Camping! In regards to the style of accommodation during the multi-day hike, the Torres del Paine W Trek refugios are very nice but expensive. Not only do the campsites save you money; but, they in fact have exceptional facilities. Just to be clear, most of the refugios on the W Trek will offer a refugio/cabin style accommodation as well as a site for camping.

When staying at these W Trek campsites, we actually considered ourselves to be practically glamping! Additionally, the refugios do offer camping equipment. But, it’s much cheaper to bring your own gear. Or, what is usually more logistically realistic – renting camping gear in Puerto Natales before you go (click on the links to find out more about your gear renting options).

But, if you would prefer to stay in the refugios, this would certainly be a more comfortable night’s sleep. We will run through the booking process below. You can use the same links we provide but instead of choosing the camping option, you will choose the refugio option.

Hiking the Torres del Paine W Trek in the West vs. East Direction

West to east: the Torres del Paine W Trek can be walked in different directions. But to keep things simple, our itinerary is going west to east. This is the traditional direction to walk the W Trek.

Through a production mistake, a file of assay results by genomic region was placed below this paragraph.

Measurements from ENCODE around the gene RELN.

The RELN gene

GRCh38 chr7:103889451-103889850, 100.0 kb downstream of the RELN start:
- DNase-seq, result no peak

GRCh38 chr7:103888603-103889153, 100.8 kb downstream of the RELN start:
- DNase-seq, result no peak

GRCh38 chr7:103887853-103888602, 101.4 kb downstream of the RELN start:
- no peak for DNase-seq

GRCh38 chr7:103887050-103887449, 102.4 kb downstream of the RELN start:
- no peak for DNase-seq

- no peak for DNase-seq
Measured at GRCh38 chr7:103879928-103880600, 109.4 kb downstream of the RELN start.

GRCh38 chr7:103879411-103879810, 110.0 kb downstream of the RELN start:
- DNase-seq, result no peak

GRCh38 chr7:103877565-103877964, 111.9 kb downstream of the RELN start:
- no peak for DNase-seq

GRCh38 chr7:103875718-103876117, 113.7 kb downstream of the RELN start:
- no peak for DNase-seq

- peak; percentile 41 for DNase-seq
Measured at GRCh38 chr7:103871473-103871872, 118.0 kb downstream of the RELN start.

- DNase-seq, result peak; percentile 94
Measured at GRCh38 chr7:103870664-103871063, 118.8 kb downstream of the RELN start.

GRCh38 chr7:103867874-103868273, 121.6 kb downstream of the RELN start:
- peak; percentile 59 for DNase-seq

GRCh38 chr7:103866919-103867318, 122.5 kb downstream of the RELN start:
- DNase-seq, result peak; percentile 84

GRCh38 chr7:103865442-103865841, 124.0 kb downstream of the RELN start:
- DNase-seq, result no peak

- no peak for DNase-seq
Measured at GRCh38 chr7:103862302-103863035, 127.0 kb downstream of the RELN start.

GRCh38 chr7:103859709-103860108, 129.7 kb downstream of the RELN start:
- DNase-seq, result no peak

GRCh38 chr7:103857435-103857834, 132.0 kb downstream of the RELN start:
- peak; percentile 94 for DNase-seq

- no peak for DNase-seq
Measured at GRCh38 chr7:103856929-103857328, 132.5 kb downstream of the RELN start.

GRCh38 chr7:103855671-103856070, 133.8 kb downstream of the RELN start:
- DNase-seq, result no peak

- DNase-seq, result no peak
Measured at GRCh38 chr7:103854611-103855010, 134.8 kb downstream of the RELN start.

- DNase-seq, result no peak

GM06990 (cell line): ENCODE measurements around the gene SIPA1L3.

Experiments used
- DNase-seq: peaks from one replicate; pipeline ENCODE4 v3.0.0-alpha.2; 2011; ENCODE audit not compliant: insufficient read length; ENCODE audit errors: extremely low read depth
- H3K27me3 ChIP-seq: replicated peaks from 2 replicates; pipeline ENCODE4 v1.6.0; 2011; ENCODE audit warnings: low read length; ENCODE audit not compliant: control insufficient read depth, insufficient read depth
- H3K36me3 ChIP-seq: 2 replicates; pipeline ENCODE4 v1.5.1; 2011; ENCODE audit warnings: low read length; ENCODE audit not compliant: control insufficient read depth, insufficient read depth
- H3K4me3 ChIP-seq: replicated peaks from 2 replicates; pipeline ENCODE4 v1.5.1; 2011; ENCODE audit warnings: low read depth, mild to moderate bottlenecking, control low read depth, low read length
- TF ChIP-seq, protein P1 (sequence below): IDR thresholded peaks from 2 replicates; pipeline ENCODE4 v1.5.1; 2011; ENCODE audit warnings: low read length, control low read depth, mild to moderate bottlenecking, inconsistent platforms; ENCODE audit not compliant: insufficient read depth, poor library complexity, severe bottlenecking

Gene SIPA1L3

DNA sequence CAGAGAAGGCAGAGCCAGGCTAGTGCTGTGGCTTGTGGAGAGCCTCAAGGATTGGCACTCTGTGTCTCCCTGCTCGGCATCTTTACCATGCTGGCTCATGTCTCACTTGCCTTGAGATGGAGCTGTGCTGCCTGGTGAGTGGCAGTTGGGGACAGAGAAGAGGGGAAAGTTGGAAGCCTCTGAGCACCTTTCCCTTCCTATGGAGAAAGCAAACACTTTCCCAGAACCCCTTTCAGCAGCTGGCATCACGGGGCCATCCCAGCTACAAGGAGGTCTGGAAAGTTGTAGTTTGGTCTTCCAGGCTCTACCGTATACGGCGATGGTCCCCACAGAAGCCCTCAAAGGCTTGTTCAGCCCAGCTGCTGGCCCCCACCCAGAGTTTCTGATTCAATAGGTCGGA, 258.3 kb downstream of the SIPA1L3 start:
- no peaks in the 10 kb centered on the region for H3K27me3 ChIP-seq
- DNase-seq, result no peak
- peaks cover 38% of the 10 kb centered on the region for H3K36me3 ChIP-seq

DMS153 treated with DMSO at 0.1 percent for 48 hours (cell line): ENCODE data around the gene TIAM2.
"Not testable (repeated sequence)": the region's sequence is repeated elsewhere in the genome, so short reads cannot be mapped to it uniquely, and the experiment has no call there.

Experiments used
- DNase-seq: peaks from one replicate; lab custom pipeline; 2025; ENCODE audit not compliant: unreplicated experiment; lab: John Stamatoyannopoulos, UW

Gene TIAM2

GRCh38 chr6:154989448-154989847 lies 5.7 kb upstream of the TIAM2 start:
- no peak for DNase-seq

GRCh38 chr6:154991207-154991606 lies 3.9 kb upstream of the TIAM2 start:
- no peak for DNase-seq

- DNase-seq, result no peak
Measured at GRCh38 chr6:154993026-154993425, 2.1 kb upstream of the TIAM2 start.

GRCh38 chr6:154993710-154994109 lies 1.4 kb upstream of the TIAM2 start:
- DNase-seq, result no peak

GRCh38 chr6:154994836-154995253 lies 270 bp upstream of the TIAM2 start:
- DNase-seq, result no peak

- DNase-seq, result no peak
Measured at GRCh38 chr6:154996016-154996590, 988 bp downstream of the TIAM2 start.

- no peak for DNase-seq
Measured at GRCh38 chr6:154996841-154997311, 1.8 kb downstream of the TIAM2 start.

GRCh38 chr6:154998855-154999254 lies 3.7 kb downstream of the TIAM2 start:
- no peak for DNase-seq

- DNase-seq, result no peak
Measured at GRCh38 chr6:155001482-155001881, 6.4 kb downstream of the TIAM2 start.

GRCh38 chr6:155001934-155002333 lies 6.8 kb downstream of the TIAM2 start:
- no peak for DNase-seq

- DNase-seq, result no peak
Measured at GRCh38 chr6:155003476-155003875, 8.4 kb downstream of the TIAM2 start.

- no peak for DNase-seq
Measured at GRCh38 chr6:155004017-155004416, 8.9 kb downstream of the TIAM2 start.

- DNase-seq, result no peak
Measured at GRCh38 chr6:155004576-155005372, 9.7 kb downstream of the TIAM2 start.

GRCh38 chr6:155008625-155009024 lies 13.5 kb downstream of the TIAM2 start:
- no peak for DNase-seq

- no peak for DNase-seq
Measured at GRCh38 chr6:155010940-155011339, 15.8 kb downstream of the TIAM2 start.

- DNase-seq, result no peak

Torres del Paine W Trek Booking Details Overview

So, you’ve been convinced to book and hike the Torres del Paine W Trek independently, in 4 days, going west to east and camping along the way with your own or rented camping gear. Let’s briefly go through the booking process for the campsites first. Campsite availability will provide you with concrete dates which form the basis of your trip. Then, you can book everything else. Luckily for Beck, I took care of booking the W Trek, whilst she planned and booked the Easter Island part of our trip. Great teamwork!

The insane ampitheatre of mountains on display from Mirador Británico in Torres del Paine..
The immense amphitheatre of mountains on display from Mirador Británico in Torres del Paine

Booking the W Trek Campsites (Camping in Torres del Paine)